National Academies Press: OpenBook
Suggested Citation:"Front Matter." National Research Council. 2000. Beyond Six Billion: Forecasting the World's Population. Washington, DC: The National Academies Press. doi: 10.17226/9828.
×

BEYOND SIX BILLION

Forecasting the World's Population

Panel on Population Projections

John Bongaarts and Rodolfo A. Bulatao, Editors

Committee on Population

Commission on Behavioral and Social Sciences and Education

National Research Council

NATIONAL ACADEMY PRESS
Washington, D.C.

Suggested Citation:"Front Matter." National Research Council. 2000. Beyond Six Billion: Forecasting the World's Population. Washington, DC: The National Academies Press. doi: 10.17226/9828.
×

NATIONAL ACADEMY PRESS
2101 Constitution Ave., N.W. Washington, D.C. 20418

NOTICE: The project that is the subject of this report was approved by the Governing Board of the National Research Council, whose members are drawn from the councils of the National Academy of Sciences, the National Academy of Engineering, and the Institute of Medicine. The members of the panel responsible for the report were chosen for their special competences and with regard for appropriate balance.

This study was supported by grants to the National Academy of Sciences from the Andrew W. Mellon Foundation, the David and Lucile Packard Foundation, the Rockefeller Foundation, the United States Agency for International Development, and the William and Flora Hewlett Foundation. Any opinions, findings, conclusions, or recommendations expressed in this publication are those of the authors and do not necessarily reflect the views of the organizations or agencies that provided support for the project.

Suggested citation: National Research Council (2000) Beyond Six Billion: Forecasting the World's Population. Panel on Population Projections. John Bongaarts and Rodolfo A. Bulatao, eds. Committee on Population, Commission on Behavioral and Social Sciences and Education. Washington, D.C.: National Academy Press.

Library of Congress Cataloging-in-Publication Data

National Research Council (U.S.)

Beyond six billion : forecasting the world's population / Panel on Population Projections, Committee on Population, Commission on Behavioral and Social Sciences and Education, National Research Council; John Bongaarts and Rodolfo A. Bulatao, editors.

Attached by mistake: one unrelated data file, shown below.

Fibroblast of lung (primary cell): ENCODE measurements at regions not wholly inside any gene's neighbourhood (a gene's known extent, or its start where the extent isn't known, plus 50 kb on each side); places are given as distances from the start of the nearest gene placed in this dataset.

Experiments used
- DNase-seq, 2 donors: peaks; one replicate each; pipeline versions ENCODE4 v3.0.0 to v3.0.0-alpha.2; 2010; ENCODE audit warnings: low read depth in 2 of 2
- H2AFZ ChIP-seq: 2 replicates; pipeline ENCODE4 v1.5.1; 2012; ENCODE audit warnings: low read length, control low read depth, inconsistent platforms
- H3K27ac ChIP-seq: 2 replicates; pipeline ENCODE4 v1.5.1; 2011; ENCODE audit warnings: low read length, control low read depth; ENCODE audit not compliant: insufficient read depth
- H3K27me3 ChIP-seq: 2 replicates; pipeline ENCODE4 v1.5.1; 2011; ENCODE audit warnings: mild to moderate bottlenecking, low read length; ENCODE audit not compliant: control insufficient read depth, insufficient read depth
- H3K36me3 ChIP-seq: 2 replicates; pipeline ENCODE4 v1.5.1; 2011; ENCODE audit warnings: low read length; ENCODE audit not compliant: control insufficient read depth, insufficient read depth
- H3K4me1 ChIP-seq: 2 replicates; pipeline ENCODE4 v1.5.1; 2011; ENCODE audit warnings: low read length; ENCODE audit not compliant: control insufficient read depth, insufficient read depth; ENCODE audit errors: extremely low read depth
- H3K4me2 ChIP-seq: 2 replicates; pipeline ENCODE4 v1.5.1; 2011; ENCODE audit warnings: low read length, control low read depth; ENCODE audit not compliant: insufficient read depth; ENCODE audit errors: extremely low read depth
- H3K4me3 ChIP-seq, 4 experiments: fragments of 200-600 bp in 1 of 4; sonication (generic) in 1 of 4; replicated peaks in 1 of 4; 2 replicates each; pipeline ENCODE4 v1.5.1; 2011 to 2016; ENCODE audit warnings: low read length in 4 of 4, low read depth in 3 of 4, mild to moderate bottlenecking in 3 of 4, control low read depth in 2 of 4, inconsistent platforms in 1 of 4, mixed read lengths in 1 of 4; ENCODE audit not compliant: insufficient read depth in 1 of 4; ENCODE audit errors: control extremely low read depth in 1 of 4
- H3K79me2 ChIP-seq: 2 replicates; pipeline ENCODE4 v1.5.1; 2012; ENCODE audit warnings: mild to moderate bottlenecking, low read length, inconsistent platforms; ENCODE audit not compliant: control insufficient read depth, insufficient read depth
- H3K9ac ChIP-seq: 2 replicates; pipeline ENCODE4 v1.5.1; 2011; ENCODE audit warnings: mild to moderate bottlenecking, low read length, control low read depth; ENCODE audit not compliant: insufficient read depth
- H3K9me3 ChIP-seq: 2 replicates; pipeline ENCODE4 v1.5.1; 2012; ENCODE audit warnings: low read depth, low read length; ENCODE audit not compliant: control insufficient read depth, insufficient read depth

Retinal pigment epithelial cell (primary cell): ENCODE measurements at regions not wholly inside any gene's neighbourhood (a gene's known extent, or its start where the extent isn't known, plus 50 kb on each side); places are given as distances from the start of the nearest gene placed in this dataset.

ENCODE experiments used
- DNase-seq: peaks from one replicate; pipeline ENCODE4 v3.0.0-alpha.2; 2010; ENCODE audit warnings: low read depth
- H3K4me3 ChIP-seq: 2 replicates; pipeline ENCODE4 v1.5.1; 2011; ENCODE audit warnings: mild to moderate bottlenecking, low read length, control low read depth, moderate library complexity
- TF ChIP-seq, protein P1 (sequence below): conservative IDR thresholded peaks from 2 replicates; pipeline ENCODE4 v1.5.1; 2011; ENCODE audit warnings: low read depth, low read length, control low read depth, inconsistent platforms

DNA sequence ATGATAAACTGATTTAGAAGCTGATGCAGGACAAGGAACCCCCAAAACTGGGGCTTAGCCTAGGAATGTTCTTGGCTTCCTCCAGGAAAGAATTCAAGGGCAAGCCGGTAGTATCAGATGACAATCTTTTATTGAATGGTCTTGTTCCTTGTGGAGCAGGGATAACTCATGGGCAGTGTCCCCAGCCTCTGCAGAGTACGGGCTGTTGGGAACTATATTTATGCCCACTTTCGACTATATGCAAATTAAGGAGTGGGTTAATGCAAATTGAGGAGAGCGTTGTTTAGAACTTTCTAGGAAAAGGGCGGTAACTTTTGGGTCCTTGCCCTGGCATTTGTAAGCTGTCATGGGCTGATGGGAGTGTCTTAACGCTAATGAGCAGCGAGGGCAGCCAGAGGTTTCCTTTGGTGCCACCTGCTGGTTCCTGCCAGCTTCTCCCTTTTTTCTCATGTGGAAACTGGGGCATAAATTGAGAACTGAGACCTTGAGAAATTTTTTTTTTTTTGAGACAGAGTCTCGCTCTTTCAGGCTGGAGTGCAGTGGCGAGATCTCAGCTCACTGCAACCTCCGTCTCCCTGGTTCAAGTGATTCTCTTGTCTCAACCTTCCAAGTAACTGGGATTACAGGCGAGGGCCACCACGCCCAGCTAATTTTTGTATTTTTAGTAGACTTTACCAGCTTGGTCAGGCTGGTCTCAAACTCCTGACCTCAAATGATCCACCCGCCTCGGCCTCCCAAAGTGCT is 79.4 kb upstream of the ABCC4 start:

p. cm.

ISBN 0-309-06990-4 (hard)

1. Population forecasting. I. Title: Beyond 6 billion. II. Bongaarts, John, 1945- III. Bulatao, Rodolfo A., 1944- IV. Title.

HB849.53 .N385 2000

304.6′2′0112--dc21

00-009983

Additional copies of this report are available from

National Academy Press
, 2101 Constitution Avenue, N.W., Lockbox 285, Washington, D.C. 20055; (800) 624-6242 or (202) 334-3313 (in the Washington metropolitan area); Internet, http://www.nap.edu

Printed in the United States of America

Copyright 2000 by the National Academy of Sciences. All rights reserved.

Cover: Hands, copyright The Stock Market/Don Mason, 2000, and view of the earth from space, NASA.

Suggested Citation:"Front Matter." National Research Council. 2000. Beyond Six Billion: Forecasting the World's Population. Washington, DC: The National Academies Press. doi: 10.17226/9828.
×

THE NATIONAL ACADEMIES

National Academy of Sciences

National Academy of Engineering

Institute of Medicine

National Research Council

The National Academy of Sciences is a private, nonprofit, self-perpetuating society of distinguished scholars engaged in scientific and engineering research, dedicated to the furtherance of science and technology and to their use for the general welfare. Upon the authority of the charter granted to it by the Congress in 1863, the Academy has a mandate that requires it to advise the federal government on scientific and technical matters. Dr. Bruce M. Alberts is president of the National Academy of Sciences.

The National Academy of Engineering was established in 1964, under the charter of the National Academy of Sciences, as a parallel organization of outstanding engineers. It is autonomous in its administration and in the selection of its members, sharing with the National Academy of Sciences the responsibility for advising the federal government. The National Academy of Engineering also sponsors engineering programs aimed at meeting national needs, encourages education and research, and recognizes the superior achievements of engineers. Dr. William A. Wulf is president of the National Academy of Engineering.

The Institute of Medicine was established in 1970 by the National Academy of Sciences to secure the services of eminent members of appropriate professions in the examination of policy matters pertaining to the health of the public. The Institute acts under the responsibility given to the National Academy of Sciences by its congressional charter to be an adviser to the federal government and, upon its own initiative, to identify issues of medical care, research, and education. Dr. Kenneth I. Shine is president of the Institute of Medicine.

The National Research Council was organized by the National Academy of Sciences in 1916 to associate the broad community of science and technology with the Academy's purposes of furthering knowledge and advising the federal government. Functioning in accordance with general policies determined by the Academy, the Council has become the principal operating agency of both the National Academy of Sciences and the National Academy of Engineering in providing services to the government, the public, and the scientific and engineering communities. The Council is administered jointly by both Academies and the Institute of Medicine. Dr. Bruce M. Alberts and Dr. William A. Wulf are chairman and vice chairman, respectively, of the National Research Council.